An ounce of prevention is worth…what exactly?

The weighty issue of preventive health in the elderly.

When someone says preventive health, many things might come to mind: eating right and exercising, screening for pre-cancerous lesions, and getting a yearly flu vaccine.  Doctors also often address secondary prevention measures, which are the prevention of further complications of a disease such as preventing a second heart attack or stroke.  A comprehensive approach to preventive health care in adults needs all these strategies.  However, the holy grail of medicine is prevention that also improves mortality.  That is, effectively extending life for people because they did not get the disease we prevented.

The straight line from preventive action to actually preventing disease may still exist in the elderly.  Certainly, we can say that the influenza vaccine and the pneumococcal vaccine (against a bacteria that causes pneumonia) provide protection from these diseases or their complications. Figuring out what also prevents death is increasingly complex in the world of geriatric medicine since the most powerful predictor of death is age, not a specific disease.  At a certain point, if you prevent one cause of death, people will die of another.

If this is the case, the important question is what should be the focus of preventive health in elderly?  Cancer, heart disease, vaccine-preventable diseases are all uncontroversial as critical diseases the elderly.  But increasingly the best approach is to ask, who is the patient?  As with everything else in the elderly, the individual is the important guide to knowing how to proceed.

For example, in the field of cancer screening Dr. Louise Walter of University of California, San Francisco has shown that not everyone of all ages is created equal.  For those adults in the healthiest bracket for their age that have at least 10 more years to live, it would be reasonable to offer them colorectal screening that takes at least that long to have any benefit.  But for a frail older woman in the nursing home, she may not need such screening as it will be unlikely to impact her life or life expectancy.  And furthermore, colorectal screening – which includes a colonoscopy and medications she would need to go through the procedure—might cause her more harm than good.  Lastly, the patient’s preferences should be considered, not just the guidelines.  Does she want to know if she has a tumor in her colon even if it is unlikely to cause her death, or not?  Increasingly, preventive health guidelines with strict age cutoffs are meaningless as the diversity of people at different ages is more powerful than age alone.  Life expectancy should be a far more practical guide for a physician and patient to making decisions about what screening to do.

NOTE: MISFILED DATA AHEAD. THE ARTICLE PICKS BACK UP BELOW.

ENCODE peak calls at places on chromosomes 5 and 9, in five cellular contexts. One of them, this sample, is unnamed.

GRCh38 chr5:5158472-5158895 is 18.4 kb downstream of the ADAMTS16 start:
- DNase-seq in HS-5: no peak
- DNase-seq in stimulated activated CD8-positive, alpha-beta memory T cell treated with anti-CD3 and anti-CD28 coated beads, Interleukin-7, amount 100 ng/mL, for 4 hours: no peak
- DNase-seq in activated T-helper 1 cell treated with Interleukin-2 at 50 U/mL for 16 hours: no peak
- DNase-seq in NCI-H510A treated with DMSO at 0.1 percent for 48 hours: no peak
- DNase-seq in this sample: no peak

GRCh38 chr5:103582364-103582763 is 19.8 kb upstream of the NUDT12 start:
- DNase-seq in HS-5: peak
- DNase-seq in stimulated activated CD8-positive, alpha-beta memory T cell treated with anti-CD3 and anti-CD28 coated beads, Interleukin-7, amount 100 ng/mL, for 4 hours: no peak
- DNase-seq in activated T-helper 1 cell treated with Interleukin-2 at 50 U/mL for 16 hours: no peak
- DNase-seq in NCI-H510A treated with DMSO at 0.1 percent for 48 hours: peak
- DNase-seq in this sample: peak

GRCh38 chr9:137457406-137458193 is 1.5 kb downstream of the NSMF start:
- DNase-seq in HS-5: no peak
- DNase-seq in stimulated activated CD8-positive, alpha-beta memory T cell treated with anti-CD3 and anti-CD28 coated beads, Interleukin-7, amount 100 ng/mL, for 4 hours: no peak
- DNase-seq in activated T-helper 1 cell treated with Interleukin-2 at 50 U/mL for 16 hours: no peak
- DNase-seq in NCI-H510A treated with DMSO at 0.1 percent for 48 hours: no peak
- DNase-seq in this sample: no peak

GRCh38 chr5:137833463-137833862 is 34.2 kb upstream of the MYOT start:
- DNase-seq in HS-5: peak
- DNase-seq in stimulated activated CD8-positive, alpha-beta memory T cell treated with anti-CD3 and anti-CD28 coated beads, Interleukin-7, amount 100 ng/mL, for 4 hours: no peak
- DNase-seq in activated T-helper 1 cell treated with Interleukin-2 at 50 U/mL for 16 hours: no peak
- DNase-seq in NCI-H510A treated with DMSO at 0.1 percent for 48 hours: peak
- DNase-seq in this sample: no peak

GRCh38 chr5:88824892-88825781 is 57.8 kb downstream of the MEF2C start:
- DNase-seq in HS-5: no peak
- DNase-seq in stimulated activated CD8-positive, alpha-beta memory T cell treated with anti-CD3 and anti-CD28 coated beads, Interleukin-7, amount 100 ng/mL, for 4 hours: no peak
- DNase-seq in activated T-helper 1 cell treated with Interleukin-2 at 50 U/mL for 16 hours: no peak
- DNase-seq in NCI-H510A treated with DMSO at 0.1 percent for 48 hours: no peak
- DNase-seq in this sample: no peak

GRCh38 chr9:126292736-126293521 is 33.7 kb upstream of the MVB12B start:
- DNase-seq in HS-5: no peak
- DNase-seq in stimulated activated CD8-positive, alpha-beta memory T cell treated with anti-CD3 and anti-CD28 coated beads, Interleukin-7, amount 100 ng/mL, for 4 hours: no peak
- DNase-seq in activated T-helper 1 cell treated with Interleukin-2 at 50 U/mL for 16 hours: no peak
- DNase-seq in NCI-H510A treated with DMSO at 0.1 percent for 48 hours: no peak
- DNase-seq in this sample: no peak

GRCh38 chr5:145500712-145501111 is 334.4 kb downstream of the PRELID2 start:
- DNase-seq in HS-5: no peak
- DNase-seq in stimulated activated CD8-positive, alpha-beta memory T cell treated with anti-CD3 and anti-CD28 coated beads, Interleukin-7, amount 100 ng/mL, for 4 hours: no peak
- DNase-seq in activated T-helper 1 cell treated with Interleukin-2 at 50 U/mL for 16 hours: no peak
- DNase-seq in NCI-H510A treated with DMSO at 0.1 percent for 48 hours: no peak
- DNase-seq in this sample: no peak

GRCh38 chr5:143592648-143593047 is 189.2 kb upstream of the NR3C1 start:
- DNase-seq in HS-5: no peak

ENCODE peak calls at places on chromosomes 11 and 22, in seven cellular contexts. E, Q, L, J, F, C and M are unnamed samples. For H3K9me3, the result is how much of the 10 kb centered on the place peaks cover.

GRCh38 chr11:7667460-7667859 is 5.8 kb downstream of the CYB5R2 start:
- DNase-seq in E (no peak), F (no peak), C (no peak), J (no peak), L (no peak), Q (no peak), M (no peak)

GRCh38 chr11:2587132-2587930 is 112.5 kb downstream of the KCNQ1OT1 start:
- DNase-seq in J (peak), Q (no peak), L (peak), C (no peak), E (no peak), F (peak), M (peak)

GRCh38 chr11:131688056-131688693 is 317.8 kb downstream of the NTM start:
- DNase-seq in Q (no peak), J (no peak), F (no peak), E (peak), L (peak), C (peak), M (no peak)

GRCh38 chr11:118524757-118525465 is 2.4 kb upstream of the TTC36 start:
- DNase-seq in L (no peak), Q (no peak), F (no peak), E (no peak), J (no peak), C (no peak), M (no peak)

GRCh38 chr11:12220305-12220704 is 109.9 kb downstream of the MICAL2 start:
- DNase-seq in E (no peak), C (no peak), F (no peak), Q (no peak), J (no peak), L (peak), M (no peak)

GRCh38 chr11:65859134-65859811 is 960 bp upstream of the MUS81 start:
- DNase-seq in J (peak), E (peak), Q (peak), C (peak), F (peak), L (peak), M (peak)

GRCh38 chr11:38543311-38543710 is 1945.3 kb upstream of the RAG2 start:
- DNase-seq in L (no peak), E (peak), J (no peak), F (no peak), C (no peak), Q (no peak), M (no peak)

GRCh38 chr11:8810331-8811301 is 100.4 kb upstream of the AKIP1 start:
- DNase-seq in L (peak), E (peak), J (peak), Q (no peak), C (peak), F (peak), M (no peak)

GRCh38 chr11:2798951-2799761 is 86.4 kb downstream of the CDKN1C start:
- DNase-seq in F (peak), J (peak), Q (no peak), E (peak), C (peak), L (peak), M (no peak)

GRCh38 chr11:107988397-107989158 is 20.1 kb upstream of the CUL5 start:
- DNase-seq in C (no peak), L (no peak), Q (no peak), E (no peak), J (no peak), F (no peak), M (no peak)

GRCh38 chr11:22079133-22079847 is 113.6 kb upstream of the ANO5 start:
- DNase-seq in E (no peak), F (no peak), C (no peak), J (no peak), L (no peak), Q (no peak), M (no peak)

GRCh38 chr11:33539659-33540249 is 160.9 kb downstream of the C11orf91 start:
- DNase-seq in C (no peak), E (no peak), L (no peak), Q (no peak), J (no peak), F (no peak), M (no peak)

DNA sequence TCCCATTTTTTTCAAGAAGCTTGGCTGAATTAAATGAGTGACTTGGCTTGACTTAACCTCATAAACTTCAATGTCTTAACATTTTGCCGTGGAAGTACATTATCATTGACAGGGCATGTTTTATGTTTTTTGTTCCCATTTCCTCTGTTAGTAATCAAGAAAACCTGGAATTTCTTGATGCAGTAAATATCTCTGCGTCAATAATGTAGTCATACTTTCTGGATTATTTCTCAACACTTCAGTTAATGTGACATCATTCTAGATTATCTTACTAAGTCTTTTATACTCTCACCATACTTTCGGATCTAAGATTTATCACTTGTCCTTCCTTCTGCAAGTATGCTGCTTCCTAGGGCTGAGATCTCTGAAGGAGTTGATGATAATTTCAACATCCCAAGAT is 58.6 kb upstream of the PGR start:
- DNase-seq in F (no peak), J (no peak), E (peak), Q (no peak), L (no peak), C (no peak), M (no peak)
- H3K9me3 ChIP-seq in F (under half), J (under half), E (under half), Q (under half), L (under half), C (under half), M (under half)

What can we say is universal?  For everyone, young and old, being as functional and independent for as long as possible is generally a goal.  To that end, the obvious applies: counseling older adults to remain as physically, mentally and socially active as possible.  Physical activity helps with mood and depression, weight control, falls and all those pesky diseases that are so prevalent in the elderly—bone disease, heart disease, stroke, diabetes and cancer.  Being mentally and socially active also helps maintain cognitive function.  Checking hearing and vision and making sure any deficits are corrected is key to preventing falls, social isolation, depression and cognitive decline.  Quitting smoking at any age is hands down the best thing you could do for your health, and this applies still in older age (though I have one patient who is 98 who understandably wants to enjoy his pipe a few times a day without me constantly nagging him to stop).  Watching how much you drink as you get older is also highly advised as alcohol can affect cognition and falls.  Getting an annual flu vaccine and other recommended vaccines are just as important as when people are younger, if not more important.  Disease and cancer-specific prevention requires an individual approach, especially in the oldest old.  Life expectancy and weighing harms and benefits with our patients should be our guide there.


1) Day LW, Walter LC, Velayos F. Colorectal cancer screening and surveillance in the elderly. Am J Gastroenterol 2011; 106:1197–1206

2) Walter LC, Covinsky KE. Cancer screening in elderly patients: a framework for individualized decision making. JAMA. 2001;285(21):2750-2756.



About Anna H. Chodos, MD

I am an Assistant Professor of Medicine at the University of California at San Francisco. A geriatrician and primary care doctor, I see patients in an urban safety net health care system. My work is focused on improving the care of older adults, and I write about issues affecting their health and health care.

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